Mobile Music App Revenue & Predictions

TThe surge in mobile music apps has been significant. But how much are they earning the music business, and what will change in five years?

It’s easy to understate the cultural effect of the mobile app market since Apple’s game-changing App Store launch in 2008. But a new Midem report outlines how the growth of the mobile app world has impacted on the music industry, which we’ll summarise here.

This article will outline the growth of music apps and discuss what kind revenue they attract, before detailing the predictions for revenue expected in the future.

According to Informa Telecoms & Media, the global mobile music industry generated $14.4 billion in 2010:

Ringtone purchases remain the most popular music transaction, but this is probably something that will only benefit major label artists at a global level. But full track downloads and music streaming still account for $4.7 billion in sales.

Today, most mobile music services are still using the more traditional pay-per-track system like you see with iTunes. But increasingly there is a move towards offering full track downloads as a ‘free’ extra to be bundled with subscriptions or even cellphone contracts. One cited example is from UK cellphone provider Orange, whose Monkey pay-as-you-go service, which gives you free music every time you top up your calling credit. In a similar example from the UK, the provider O2 allow customers to pay for gig tickets through their monthly phone bill.

One market trends is the decline of full-track downloads through ‘old’ mobile music stores, such as Buongiono in countries such as France, Japan, Spain and the US. For example, in Italy there was a 40% drop in these sales between 2009 and 2010, but mainly because users are moving towards apps like iTunes.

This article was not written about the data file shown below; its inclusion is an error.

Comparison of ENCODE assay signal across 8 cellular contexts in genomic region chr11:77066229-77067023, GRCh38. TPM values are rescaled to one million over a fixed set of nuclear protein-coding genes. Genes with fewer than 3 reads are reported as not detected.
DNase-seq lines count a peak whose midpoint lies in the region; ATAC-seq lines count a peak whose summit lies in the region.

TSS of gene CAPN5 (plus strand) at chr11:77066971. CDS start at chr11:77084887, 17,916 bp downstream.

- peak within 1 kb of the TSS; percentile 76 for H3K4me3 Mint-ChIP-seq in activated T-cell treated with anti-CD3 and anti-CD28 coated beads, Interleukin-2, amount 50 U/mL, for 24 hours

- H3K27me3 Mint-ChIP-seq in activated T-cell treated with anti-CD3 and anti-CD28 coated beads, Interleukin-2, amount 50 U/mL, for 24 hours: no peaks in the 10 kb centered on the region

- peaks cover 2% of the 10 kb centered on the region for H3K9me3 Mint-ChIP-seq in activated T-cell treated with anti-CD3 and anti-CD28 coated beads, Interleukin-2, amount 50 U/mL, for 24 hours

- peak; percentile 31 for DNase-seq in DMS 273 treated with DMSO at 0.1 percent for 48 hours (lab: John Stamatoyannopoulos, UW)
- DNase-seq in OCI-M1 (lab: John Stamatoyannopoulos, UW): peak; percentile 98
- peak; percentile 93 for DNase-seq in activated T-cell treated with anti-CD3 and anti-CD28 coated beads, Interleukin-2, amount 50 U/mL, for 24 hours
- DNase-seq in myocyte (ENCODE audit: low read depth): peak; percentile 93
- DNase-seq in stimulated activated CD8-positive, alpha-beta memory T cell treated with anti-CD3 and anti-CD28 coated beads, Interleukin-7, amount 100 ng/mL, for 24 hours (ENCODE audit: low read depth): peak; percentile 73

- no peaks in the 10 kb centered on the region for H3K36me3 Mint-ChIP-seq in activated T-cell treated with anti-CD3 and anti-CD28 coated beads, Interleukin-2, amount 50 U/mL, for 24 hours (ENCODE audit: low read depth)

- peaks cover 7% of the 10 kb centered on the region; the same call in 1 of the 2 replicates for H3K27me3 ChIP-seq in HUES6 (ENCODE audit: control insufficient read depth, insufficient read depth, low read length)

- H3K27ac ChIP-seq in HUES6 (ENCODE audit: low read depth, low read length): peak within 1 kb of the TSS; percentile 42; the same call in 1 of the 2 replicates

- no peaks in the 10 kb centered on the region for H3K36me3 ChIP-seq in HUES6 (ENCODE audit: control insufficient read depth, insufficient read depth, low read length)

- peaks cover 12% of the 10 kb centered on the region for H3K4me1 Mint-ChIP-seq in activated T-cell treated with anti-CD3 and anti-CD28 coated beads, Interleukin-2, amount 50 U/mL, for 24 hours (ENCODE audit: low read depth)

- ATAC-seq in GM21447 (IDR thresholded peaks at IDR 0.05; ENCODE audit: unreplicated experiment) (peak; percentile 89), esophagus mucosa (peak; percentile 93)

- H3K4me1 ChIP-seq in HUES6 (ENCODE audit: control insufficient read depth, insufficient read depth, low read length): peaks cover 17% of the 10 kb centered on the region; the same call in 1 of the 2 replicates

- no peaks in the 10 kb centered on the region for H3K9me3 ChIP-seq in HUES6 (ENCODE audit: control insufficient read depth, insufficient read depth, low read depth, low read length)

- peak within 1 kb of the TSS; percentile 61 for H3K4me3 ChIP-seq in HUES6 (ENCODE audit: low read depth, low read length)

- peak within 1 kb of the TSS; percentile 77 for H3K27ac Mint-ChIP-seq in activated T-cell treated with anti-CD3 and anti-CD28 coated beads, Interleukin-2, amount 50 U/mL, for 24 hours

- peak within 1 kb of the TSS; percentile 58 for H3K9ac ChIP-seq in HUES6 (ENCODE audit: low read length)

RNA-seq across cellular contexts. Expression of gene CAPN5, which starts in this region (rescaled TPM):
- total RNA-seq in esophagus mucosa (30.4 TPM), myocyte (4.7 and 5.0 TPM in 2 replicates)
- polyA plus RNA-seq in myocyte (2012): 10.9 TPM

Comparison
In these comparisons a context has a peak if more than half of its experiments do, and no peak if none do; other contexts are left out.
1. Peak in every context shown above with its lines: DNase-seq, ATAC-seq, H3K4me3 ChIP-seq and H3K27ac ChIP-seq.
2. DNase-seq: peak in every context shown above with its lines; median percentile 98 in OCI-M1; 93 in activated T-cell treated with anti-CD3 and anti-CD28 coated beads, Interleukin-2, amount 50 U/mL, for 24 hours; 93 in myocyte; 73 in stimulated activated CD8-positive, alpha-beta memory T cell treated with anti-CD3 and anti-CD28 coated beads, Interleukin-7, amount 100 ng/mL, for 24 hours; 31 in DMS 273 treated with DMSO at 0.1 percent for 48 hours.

Midem observe that the biggest blow to traditional mobile music services have been Apple and Google, who offer an ‘over the top’ service which replaced and improved on older methods of music distribution in westernised cultures.

How many music apps are in the Apple App Store?

When you consider that many of these apps might often duplicate the functionality of others, it could be considered overkill. But ultimately, a premier league of the finest apps have become prominent, such as Spotify (unavailable in the US at present), TuneWiki, Midomi,, Pandora, LaDiDa, Soundcloud, Shazam and FourTrack which turns iPhones into a classic four track recorder.

More recently, there are options for non-developers to build their own mobile apps. One such service is Mobile Roadie, which your own band or business can use a template through their website to submit an app to the store, The same service is used by mainstream artists such as Katy Perry.

What will the mobile music market look like in five years?

ITM estimate it will grow from the current $14.4 billion to more than $25 billion in 2014, with full-track downloads seeing the strongest growth over the next four years, though in our opinion this chart underestimates the potential for music streaming to become a dominant force.

Other ‘direct to customer’ applications are expected to build the demand for full track downloads, though it would seem difficult for a new or existing business to present a genuine challenge to Apple who lead music downloads with their iTunes store.

Smartphone users will continue to more towards online services rather than their existing mobile service provider as a means to buy or access music, though brand tie-ins as previously mentioned between Orange and Spotify may increase.

Written by Tom Davenport.